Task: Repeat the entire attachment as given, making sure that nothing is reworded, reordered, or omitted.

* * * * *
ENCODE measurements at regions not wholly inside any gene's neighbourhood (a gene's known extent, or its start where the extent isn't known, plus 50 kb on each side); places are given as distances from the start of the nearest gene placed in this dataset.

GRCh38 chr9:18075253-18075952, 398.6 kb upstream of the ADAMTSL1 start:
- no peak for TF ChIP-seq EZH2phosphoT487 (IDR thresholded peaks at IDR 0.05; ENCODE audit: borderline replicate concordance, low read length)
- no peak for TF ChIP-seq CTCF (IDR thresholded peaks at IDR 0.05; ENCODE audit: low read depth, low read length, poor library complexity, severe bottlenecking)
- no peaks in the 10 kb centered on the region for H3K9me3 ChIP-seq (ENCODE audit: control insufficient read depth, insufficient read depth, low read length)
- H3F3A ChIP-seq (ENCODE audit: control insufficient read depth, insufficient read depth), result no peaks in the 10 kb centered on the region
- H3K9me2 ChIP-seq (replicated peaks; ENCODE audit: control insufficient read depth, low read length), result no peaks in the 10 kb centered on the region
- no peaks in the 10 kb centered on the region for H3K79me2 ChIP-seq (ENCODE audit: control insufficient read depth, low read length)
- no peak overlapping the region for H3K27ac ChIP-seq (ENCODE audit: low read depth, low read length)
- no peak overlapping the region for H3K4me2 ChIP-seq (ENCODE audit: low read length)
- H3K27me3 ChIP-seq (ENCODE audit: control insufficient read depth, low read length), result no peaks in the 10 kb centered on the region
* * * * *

ENCODE measurements at regions not wholly inside any gene's neighbourhood (a gene's known extent, or its start where the extent isn't known, plus 50 kb on each side); places are given as distances from the start of the nearest gene placed in this dataset.

GRCh38 chr9:18075253-18075952, 398.6 kb upstream of the ADAMTSL1 start:
- no peak for TF ChIP-seq EZH2phosphoT487 (IDR thresholded peaks at IDR 0.05; ENCODE audit: borderline replicate concordance, low read length)
- no peak for TF ChIP-seq CTCF (IDR thresholded peaks at IDR 0.05; ENCODE audit: low read depth, low read length, poor library complexity, severe bottlenecking)
- no peaks in the 10 kb centered on the region for H3K9me3 ChIP-seq (ENCODE audit: control insufficient read depth, insufficient read depth, low read length)
- H3F3A ChIP-seq (ENCODE audit: control insufficient read depth, insufficient read depth), result no peaks in the 10 kb centered on the region
- H3K9me2 ChIP-seq (replicated peaks; ENCODE audit: control insufficient read depth, low read length), result no peaks in the 10 kb centered on the region
- no peaks in the 10 kb centered on the region for H3K79me2 ChIP-seq (ENCODE audit: control insufficient read depth, low read length)
- no peak overlapping the region for H3K27ac ChIP-seq (ENCODE audit: low read depth, low read length)
- no peak overlapping the region for H3K4me2 ChIP-seq (ENCODE audit: low read length)
- H3K27me3 ChIP-seq (ENCODE audit: control insufficient read depth, low read length), result no peaks in the 10 kb centered on the region